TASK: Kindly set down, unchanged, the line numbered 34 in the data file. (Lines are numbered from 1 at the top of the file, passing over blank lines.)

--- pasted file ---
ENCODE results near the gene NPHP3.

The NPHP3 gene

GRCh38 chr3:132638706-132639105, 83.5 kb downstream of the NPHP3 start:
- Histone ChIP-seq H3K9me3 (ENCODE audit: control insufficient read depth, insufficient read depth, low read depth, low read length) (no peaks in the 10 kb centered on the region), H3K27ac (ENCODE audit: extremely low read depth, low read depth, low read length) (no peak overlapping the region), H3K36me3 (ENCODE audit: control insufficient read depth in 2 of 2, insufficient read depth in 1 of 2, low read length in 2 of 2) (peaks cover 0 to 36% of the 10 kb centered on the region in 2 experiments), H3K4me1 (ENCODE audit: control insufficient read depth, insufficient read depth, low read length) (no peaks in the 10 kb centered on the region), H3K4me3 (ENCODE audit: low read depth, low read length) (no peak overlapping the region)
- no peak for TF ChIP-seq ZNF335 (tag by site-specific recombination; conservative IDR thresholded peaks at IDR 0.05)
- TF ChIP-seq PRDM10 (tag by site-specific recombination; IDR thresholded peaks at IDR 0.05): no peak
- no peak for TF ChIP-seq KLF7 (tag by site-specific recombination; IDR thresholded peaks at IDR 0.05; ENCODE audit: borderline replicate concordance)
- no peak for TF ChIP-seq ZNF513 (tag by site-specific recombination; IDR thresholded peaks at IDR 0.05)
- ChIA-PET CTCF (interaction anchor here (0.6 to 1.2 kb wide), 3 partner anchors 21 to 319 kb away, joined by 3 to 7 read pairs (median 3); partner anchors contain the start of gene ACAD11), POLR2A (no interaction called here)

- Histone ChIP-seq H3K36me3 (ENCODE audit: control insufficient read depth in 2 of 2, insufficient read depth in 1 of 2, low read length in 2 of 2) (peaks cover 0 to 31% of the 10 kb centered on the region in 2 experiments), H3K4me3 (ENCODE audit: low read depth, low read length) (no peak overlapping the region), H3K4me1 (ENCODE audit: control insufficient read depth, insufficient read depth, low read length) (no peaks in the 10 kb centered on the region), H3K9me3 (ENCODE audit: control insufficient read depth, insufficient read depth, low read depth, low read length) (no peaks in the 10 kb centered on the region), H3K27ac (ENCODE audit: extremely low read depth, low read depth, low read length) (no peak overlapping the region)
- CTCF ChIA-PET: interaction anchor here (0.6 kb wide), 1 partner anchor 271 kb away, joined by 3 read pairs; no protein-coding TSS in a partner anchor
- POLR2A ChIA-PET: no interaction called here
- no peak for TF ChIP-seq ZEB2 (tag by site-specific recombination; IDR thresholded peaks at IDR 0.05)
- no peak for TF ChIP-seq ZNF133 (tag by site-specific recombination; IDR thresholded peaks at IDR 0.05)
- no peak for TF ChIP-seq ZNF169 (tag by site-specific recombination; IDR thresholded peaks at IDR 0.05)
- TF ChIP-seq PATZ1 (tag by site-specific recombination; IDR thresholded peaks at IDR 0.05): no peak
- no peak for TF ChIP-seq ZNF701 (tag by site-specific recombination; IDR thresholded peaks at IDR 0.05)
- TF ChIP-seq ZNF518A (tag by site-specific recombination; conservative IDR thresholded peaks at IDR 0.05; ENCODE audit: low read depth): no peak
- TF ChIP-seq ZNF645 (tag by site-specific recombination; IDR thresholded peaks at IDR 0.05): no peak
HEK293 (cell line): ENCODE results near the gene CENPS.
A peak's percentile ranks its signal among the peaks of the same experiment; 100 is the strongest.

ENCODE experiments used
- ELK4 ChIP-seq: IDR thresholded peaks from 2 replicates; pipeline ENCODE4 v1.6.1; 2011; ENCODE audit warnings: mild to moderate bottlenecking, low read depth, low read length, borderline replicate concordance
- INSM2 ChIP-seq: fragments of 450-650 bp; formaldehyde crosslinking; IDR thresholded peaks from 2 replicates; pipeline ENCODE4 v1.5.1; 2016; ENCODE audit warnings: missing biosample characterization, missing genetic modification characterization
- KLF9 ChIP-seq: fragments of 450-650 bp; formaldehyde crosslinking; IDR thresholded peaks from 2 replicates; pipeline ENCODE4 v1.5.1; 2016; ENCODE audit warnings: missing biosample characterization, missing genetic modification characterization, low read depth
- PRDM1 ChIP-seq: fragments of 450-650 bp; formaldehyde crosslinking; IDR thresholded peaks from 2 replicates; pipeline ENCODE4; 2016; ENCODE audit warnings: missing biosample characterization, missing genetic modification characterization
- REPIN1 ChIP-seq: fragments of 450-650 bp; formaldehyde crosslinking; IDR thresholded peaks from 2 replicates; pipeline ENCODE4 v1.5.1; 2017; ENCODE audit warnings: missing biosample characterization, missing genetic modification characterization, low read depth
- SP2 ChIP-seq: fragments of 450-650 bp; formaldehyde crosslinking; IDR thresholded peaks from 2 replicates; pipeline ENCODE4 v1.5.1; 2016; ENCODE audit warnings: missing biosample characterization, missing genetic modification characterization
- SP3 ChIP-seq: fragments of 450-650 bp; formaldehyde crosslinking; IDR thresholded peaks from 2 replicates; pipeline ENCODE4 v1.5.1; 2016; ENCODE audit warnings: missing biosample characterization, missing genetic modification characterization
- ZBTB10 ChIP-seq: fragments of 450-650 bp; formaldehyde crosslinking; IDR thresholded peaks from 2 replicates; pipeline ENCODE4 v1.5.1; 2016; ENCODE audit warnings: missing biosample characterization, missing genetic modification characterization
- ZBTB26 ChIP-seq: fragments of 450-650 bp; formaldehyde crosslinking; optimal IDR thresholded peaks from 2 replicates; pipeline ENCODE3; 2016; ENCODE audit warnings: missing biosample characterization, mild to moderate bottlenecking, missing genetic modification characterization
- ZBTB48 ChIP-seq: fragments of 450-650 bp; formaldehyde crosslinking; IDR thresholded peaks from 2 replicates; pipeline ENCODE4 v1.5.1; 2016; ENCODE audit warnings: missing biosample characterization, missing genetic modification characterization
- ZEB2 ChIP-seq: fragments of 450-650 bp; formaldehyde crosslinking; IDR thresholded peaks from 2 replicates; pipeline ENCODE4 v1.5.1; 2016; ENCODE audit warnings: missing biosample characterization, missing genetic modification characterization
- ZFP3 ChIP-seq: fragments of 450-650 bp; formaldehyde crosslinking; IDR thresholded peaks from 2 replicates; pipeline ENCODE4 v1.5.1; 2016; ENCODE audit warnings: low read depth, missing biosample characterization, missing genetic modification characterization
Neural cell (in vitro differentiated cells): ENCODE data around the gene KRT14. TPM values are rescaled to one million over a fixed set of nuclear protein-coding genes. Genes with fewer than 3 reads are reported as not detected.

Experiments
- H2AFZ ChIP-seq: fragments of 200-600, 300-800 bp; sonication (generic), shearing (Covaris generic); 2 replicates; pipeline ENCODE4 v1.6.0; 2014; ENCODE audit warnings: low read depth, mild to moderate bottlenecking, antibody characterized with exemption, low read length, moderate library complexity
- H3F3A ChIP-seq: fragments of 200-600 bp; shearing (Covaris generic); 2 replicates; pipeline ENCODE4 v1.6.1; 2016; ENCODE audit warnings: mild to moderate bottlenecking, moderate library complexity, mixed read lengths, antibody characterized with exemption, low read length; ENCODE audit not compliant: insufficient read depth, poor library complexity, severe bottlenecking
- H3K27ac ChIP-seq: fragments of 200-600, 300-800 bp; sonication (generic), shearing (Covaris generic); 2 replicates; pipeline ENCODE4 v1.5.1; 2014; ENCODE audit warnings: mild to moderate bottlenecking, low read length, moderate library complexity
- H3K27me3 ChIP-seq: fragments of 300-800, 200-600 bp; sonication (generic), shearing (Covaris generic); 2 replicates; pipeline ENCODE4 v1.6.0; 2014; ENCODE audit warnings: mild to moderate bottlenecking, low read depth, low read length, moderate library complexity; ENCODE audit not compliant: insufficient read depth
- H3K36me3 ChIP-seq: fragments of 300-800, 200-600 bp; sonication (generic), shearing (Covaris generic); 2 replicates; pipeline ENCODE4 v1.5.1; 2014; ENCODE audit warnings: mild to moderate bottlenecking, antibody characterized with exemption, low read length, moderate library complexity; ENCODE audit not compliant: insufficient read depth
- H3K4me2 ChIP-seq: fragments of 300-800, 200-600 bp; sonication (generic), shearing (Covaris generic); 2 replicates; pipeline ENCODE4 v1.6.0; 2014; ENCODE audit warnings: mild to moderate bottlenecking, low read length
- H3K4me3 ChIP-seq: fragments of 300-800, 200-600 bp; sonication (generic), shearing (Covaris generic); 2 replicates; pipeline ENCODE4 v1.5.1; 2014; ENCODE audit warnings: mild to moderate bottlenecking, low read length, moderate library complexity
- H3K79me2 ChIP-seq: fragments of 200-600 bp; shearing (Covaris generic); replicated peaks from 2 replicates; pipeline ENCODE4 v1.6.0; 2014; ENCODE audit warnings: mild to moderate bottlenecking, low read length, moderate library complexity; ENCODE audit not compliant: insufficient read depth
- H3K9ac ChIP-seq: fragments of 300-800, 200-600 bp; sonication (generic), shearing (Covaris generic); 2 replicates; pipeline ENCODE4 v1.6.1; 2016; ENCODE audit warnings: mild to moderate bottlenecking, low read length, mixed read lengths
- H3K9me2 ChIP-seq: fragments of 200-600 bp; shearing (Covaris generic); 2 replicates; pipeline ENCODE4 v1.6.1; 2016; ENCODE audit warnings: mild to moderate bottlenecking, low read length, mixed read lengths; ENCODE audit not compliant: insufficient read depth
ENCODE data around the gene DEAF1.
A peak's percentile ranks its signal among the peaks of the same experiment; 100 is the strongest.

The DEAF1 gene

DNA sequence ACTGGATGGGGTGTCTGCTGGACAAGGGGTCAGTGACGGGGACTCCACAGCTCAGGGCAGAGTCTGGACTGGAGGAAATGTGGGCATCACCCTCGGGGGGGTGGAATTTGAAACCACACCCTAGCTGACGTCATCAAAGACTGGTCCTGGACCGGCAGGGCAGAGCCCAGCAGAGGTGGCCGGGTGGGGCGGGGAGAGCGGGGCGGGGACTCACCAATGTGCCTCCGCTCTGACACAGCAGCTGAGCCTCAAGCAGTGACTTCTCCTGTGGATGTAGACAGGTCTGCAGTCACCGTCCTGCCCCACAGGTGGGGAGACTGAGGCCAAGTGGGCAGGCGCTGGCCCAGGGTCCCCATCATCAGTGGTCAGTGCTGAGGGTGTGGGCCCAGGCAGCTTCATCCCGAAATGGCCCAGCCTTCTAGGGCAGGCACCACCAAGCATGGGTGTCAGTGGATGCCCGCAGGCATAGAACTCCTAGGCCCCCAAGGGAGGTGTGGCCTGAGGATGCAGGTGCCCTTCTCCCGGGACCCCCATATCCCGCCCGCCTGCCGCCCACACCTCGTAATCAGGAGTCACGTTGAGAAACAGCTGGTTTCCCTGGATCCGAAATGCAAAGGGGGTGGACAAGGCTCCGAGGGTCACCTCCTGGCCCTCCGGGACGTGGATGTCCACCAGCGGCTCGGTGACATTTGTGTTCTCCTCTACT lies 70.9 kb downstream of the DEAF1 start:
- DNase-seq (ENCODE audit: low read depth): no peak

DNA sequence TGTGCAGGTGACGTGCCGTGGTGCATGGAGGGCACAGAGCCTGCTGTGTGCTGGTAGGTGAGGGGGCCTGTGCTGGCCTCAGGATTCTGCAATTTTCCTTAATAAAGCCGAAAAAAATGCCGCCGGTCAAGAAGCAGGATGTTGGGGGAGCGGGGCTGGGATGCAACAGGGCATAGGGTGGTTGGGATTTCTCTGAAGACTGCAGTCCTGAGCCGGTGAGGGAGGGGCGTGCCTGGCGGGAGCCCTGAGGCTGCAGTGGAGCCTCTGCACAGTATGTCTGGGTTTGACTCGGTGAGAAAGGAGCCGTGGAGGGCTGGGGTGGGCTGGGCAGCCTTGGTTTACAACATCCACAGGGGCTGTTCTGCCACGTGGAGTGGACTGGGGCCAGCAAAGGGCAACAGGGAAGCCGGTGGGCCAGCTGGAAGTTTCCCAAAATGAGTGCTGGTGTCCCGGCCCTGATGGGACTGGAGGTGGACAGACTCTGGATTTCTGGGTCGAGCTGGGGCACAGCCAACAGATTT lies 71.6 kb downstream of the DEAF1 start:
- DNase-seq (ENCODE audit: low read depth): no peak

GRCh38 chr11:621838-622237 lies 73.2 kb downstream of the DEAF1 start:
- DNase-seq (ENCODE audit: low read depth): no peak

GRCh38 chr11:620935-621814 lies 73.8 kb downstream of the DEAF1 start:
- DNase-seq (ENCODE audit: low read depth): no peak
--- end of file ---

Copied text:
- ZFP3 ChIP-seq: fragments of 450-650 bp; formaldehyde crosslinking; IDR thresholded peaks from 2 replicates; pipeline ENCODE4 v1.5.1; 2016; ENCODE audit warnings: low read depth, missing biosample characterization, missing genetic modification characterization